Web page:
Technology is changing faster than the law can keep up, and the internet hasn’t made catching criminals any easier. Federal law defines computer fraud as “the use of a computer to create a dishonest misrepresentation of fact as an attempt to [cause] loss.” And for the most part, scammers who carry out their schemes on a computer or smartphone can be held legally accountable for the damage they cause. But there are still a few legal loopholes that fraudsters can jump through to scam unsuspecting users.

1. Anyone can sell an online subscription…

…even if they have nothing to sell. While phishing and identity theft are illegal, crafty fraudsters have figured out how to accomplish something similar without stepping over the boundaries of law.

Here’s how the scam works: someone sends you an email or text message offering a subscription service. The email or text explains that by signing up on a website, you can receive an item: daily dating tips, ringtones, or wallpaper for your phone.  But the moment you sign up, the subscription service begins charging your phone account. The user may end up dealing with exorbitant fees, like $10 per ringtone; or recurring fees, like having to pay twice a week, and will often never receive the item they were promised.

2. Anyone can bill you for your domain name…

…even if it doesn’t belong to them. Scammers often take advantage of lax internet laws to charge domain owners for things they don’t need.  In a typical scam, a “company” sends an internet domain owner a “renewal” bill. The bill is actually a disguised solicitation inviting the user to transfer domain registration to the company – which then charges the user for the transfer, for the registration, and for submitting the domain address to search engines.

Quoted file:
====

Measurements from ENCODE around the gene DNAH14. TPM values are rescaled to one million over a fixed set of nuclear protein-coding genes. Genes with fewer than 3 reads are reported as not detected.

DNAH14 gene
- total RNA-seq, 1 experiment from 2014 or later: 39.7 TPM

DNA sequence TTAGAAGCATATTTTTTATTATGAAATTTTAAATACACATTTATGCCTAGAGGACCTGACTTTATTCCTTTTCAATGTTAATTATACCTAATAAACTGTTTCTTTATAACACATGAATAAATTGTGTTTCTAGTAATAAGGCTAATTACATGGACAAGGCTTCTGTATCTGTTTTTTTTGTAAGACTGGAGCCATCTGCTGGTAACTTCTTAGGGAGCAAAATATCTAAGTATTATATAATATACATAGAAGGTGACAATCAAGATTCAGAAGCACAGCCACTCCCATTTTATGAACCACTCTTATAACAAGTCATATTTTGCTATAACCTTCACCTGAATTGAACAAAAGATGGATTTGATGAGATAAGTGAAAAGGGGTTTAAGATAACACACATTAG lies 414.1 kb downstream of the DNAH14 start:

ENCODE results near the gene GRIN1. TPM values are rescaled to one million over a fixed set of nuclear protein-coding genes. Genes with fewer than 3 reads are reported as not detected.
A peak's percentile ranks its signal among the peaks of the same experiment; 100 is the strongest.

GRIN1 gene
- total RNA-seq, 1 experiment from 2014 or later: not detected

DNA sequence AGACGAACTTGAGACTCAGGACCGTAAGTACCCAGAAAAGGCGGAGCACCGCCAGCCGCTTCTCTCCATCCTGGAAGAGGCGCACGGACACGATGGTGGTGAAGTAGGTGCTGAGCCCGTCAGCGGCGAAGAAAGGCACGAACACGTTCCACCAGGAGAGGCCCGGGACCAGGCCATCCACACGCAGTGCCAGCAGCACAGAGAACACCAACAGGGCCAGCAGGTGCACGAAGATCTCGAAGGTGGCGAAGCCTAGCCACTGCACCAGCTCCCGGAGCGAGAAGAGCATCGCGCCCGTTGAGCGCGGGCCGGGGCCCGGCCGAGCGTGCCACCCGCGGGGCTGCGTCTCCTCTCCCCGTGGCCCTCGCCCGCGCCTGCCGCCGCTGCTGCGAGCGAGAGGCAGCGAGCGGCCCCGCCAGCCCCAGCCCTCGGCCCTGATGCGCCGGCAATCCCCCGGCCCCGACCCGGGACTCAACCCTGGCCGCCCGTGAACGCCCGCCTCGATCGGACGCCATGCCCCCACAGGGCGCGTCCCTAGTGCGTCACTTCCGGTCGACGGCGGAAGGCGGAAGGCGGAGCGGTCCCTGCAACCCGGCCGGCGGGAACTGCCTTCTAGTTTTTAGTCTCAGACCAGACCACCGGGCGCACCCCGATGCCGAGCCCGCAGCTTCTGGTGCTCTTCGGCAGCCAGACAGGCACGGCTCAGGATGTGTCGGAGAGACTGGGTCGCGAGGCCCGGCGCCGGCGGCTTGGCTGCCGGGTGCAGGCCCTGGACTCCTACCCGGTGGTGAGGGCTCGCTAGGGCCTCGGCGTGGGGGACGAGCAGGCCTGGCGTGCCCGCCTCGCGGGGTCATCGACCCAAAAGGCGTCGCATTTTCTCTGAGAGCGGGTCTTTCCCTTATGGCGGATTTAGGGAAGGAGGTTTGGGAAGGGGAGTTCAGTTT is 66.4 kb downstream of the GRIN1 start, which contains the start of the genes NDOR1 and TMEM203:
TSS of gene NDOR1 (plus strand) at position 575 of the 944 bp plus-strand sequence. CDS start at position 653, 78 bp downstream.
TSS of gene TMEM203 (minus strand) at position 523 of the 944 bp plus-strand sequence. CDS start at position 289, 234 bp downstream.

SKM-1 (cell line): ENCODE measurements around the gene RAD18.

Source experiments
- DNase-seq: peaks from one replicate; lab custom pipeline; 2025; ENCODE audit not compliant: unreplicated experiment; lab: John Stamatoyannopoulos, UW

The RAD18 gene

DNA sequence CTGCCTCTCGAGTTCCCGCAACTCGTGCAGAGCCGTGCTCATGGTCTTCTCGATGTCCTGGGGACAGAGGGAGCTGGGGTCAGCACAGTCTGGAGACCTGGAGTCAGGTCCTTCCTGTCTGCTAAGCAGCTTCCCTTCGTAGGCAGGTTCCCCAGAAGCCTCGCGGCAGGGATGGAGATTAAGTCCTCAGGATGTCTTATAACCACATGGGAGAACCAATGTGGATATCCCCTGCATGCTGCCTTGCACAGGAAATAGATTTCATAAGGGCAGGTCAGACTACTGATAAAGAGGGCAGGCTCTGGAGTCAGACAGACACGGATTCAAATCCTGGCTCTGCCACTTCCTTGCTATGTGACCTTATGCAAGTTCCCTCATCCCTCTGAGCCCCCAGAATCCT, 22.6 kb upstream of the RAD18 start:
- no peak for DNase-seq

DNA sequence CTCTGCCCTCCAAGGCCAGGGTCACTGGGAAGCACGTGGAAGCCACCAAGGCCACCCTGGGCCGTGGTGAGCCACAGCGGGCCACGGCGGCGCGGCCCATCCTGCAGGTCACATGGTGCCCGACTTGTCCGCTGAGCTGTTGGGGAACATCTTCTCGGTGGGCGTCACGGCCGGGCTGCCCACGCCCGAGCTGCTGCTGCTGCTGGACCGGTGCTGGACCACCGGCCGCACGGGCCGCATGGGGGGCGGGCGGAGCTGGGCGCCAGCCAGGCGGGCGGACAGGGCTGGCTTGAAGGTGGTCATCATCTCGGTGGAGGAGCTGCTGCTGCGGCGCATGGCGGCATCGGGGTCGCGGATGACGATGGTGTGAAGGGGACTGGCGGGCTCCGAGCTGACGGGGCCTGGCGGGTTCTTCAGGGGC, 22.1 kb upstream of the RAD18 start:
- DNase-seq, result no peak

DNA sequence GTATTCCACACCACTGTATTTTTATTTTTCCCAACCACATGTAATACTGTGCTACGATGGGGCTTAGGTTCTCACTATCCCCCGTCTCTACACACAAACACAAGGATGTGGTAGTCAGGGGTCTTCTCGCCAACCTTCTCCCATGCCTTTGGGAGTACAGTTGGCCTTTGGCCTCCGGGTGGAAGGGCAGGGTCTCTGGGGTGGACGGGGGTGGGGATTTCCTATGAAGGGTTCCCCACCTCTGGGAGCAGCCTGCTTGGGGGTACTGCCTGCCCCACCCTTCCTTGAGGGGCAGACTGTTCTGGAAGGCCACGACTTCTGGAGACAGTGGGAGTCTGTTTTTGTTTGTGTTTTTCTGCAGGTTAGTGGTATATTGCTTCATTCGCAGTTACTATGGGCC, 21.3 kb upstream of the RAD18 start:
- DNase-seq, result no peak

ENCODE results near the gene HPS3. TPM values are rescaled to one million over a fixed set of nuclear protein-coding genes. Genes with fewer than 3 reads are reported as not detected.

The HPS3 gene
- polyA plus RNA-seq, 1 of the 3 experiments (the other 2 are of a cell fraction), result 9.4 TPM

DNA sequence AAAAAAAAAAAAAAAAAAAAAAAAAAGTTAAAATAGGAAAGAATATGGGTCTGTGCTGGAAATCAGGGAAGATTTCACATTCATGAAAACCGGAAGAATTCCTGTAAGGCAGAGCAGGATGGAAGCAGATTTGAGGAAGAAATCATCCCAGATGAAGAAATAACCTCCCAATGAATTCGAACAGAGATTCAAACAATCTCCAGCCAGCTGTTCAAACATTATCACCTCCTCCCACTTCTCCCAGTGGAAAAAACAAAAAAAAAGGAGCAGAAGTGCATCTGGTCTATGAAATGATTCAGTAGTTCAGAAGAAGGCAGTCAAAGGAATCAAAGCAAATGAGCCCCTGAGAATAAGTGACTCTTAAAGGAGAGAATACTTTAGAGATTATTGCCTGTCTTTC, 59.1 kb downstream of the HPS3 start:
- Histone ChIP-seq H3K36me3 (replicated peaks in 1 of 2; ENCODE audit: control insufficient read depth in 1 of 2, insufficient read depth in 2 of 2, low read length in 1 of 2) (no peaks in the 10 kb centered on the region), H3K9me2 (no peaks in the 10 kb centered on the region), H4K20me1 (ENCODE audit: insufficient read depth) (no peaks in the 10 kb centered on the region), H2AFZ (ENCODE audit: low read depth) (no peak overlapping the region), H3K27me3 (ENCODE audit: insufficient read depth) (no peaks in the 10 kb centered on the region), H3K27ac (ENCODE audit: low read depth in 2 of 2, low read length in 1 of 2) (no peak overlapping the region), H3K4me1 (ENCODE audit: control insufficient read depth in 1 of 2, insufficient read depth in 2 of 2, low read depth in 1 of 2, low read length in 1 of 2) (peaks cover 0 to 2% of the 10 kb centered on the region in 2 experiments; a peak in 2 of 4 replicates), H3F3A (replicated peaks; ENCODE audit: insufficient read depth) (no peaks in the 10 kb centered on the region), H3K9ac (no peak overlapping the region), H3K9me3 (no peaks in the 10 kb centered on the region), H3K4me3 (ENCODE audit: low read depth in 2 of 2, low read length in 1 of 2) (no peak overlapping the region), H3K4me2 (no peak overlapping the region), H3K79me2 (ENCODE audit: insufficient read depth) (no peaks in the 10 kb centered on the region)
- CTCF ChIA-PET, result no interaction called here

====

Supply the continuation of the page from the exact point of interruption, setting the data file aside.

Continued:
If the “company” is inside the U.S., their invoice must say that they’re solicitors or they can’t bill you – and the invoice often does say that, in very, very small print that’s easy to overlook. But if the scammers are outside the U.S., it’s even easier for them to pull off the job: they’re not legally obligated to describe themselves as solicitors, even if they’re soliciting an American citizen. Often, people don’t even know they’re being scammed.

3. Anyone can set up an online store…

…even if their goods aren’t real. E-commerce stores pop up all the time, and it’s almost impossible to keep track of which are legitimate — or how to we should be defining “legitimate.” For example, although a high-end handbag manufacturer might not be happy about the cheap knockoffs appearing on a rival’s site, many consumers don’t mind having a cheaper option. And technically, many knockoff retailers are operating legally.

But sometimes ecommerce stores toe the legal line a bit more maliciously. There have been many cases in which scammers have set up an online pharmacy, complete with full contact information and qualifications listed on their website.  The drugs will be cheaper than those found at your local Walgreens, off-brand, or misbranded, and some won’t require a prescription, even the same drug normally does. If a customer receives the product they paid for, though, and the FDA can’t prove that the drug is misbranded, then the retailer is still operating legally.

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Roxanna "Evan" Ramzipoor

Roxanna “Evan” Ramzipoor is a writer on the marketing team at Sift Science. Her fiction is represented by Kristin Nelson of Nelson Literary. To see more of her work, check out her blog: http://just-three-words.tumblr.com/